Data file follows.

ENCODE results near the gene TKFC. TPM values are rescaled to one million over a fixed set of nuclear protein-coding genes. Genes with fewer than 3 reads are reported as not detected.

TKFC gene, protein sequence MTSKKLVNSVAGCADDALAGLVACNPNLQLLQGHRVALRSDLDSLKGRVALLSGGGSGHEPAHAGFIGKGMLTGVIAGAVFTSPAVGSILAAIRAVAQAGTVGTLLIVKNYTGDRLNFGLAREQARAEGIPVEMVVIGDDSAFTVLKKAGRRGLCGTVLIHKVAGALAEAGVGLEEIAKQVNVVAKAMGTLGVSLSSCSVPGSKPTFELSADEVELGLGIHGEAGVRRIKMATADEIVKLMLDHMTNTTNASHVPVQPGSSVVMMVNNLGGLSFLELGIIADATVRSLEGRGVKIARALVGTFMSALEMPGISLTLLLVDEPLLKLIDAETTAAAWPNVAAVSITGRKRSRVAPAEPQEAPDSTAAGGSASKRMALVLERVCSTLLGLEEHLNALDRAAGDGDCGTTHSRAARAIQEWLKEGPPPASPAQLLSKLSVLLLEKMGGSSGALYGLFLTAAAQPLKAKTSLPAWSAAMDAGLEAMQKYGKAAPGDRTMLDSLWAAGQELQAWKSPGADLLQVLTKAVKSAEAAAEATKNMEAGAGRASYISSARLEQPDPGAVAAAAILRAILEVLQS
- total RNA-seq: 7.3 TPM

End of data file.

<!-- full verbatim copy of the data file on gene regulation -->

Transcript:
ENCODE results near the gene TKFC. TPM values are rescaled to one million over a fixed set of nuclear protein-coding genes. Genes with fewer than 3 reads are reported as not detected.

TKFC gene, protein sequence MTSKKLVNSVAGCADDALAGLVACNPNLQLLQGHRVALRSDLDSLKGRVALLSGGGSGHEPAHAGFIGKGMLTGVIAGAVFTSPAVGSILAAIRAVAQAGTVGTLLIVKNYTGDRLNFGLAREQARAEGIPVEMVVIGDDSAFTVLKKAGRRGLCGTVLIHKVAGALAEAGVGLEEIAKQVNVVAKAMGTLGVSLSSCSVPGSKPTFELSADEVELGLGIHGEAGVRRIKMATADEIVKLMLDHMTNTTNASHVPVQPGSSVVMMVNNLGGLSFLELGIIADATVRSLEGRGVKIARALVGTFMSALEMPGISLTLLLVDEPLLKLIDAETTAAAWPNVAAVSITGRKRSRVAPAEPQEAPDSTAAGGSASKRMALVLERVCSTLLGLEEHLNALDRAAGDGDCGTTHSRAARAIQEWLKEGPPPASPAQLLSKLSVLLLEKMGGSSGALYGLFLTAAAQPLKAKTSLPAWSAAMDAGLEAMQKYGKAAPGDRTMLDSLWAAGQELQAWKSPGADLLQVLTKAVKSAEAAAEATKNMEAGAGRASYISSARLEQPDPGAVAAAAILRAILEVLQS
- total RNA-seq: 7.3 TPM